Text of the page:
My night as a conservative pin cushion

By Roger Hedgecock

Last Friday night, I made my way to “Television City” in Los Angeles, the sprawling campus of endless sound stages where America’s favorite as well as forgotten TV shows are made.

I had been invited to be a guest panelist on HBO’s “Real Time with Bill Maher.”

I found myself the token conservative, the pin cushion, the foil for the snide and snarky, the stand-in for evil Romney. The audience was packed with Obamanites howling for conservative blood. It was a great night.

While I was fully aware of Maher’s politics and “humor,” I had been lured into this by the promise of a balanced panel: Maher and one other liberal and me and one other conservative.

The actual panel consisted of Bill Maher, MSNBC’s Chris Matthews, and a TIME magazine reporter named Rana Foroohar, who had earlier equated Glenn Beck listeners with the terrorists who killed the U.S. ambassador in Libya.

Salmon Rushdie was also a guest on the same show. As a measure of how the show went, the chief of security personally walked me to the after-party room while the man the Islamists have sworn to kill was escorted by the females from the Maher staff.

Maher’s staff was professional, thorough and welcoming. I was made to feel at home but had no illusions about what was to come when Chris Matthews snarled a brief hello as he brushed by me to the makeup room.

At the start of the show, as expected, Maher and company were still chewing on Romney’s 47 percent comment from last May. How horrible to write off half the American people. How awful to stigmatize veterans, Social Security pensioners, poor people, etc. How out of touch, etc.

I made the mistake of replying with facts. Romney was responding to a question about his prospects to win the election, not how he would govern.

And every American ought to be concerned about the rise of dependency on food stamps and welfare, caused by the failure of Obama’s economic policies, indicated by persistent high unemployment, falling incomes and shrinking household wealth during the so-called recovery.

That response set off a Chris Matthews firestorm. Liberals hate facts that contradict the party line.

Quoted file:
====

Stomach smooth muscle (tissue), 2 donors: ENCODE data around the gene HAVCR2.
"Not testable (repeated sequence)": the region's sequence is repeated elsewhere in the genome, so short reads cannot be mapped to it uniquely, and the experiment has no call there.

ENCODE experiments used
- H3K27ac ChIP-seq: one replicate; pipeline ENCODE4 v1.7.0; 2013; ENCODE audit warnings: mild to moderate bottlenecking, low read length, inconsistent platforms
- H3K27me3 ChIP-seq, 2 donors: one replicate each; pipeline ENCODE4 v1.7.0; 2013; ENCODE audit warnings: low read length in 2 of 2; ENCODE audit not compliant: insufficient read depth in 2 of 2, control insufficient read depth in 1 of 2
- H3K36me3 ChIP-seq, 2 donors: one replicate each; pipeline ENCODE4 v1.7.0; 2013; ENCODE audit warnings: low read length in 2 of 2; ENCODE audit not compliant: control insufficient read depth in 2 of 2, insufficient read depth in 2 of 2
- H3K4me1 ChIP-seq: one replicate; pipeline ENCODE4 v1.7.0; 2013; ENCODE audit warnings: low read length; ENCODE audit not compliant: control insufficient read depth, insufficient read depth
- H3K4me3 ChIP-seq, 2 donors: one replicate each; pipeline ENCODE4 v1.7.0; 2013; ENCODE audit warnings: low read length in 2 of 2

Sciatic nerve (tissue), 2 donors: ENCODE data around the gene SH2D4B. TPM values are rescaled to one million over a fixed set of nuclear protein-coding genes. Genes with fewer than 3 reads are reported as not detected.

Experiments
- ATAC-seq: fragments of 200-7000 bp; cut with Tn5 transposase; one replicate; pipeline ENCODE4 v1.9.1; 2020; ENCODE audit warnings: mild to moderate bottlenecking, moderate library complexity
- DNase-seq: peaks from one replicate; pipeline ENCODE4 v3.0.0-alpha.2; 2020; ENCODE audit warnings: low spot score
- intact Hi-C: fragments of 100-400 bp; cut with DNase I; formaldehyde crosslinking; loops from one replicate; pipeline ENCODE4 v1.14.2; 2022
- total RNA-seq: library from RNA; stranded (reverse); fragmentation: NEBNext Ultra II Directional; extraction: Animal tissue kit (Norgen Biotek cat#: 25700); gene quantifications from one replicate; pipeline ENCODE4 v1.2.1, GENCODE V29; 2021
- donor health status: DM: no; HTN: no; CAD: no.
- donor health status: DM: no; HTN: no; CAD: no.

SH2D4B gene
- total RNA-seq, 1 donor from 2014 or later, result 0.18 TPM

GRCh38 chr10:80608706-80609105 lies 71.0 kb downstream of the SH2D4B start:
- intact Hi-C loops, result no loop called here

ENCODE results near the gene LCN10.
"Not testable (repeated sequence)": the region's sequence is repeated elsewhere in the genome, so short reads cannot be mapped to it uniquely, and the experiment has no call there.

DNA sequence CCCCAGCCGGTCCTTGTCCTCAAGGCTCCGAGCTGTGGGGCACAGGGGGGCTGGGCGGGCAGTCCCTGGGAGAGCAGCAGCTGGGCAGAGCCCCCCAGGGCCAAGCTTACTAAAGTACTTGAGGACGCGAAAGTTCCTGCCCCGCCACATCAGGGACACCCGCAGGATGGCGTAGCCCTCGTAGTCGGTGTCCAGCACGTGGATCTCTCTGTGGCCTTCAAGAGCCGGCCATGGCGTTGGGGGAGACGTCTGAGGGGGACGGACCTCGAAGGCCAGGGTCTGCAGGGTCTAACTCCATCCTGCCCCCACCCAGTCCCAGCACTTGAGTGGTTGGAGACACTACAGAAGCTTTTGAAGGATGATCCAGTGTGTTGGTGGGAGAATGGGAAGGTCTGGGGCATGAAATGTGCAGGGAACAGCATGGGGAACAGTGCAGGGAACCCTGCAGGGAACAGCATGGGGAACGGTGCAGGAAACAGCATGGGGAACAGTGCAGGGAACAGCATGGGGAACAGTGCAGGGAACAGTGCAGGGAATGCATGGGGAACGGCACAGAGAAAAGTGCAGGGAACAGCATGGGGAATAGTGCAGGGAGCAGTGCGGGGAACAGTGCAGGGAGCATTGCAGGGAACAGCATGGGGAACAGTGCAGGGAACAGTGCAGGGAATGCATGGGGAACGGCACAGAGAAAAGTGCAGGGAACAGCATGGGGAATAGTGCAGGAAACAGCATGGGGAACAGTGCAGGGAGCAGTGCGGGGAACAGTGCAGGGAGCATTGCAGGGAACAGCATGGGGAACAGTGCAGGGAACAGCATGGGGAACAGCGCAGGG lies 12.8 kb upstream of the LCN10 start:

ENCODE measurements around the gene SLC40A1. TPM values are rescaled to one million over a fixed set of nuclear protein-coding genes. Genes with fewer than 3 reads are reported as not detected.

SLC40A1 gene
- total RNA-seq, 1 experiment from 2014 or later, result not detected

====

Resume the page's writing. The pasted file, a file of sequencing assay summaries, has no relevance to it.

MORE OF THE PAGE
While I expected the rebuttal, “Look what he inherited from Bush,” I didn’t expect Matthews to falsely claim that Obama inherited unemployment over 10 percent. Unemployment in January 2009 was actually 7.8 percent and has not been that low since.

Then Matthews really lost it, bellowing you people are just racists who hated Obama from the first day. I haven’t heard the “you people” phrase since Ross Perot used it in front of an African-American audience in 1992.

According to Matthews, any criticism of Obama is racist. End of story. He added that Mitch McConnell’s early vow to defeat Obama indicated that Republicans hated Obama from the beginning.

Maher had to remind Matthews that Democrats hated the “nincompoop” Bush from the beginning, too.

Matthews then flashed another red herring. He asked why you people defined success by money earned. Aren’t teachers a success? Soldiers fighting in Afghanistan? It didn’t matter that Romney had never defined success as solely measured by money made. Chris was on a roll.

Rana Foroohar chimed in, claiming that social mobility, the opportunity for success, was dwindling in the U.S. She dismissed the reality of the “bootstraps” concept in a city full of rags-to-riches stories in a country that attracts millions of immigrants seeking that opportunity.

Like I say, it was quite a night.

Then Matthews really got personal. Your crowd inherited everything. You were born sliding into home. You’re playing a racial game.

I, not too gently, told Chris that I had come from humble beginnings and had worked for what I had. More importantly, Romney, when he did inherit his parent’s wealth, gave it away. What he has today he earned, too.

Maher then took the show in an unexpected direction when he asserted that Islam was different. In no other religion, Maher said, do you find about half its followers willing to kill people who don’t share the faith.

That inflamed Matthews against Maher, leaving me out of the crossfire for a moment.

In the after-show party, Maher expressed surprise that Matthews was so hard core. Maher told me that Matthews had a centrist reputation in past years and suggested that Chris had moved left to keep his job at an increasingly leftist MSNBC.

I went home to San Diego thinking that my experience was what awaited Mitt Romney in his upcoming debates with Obama.



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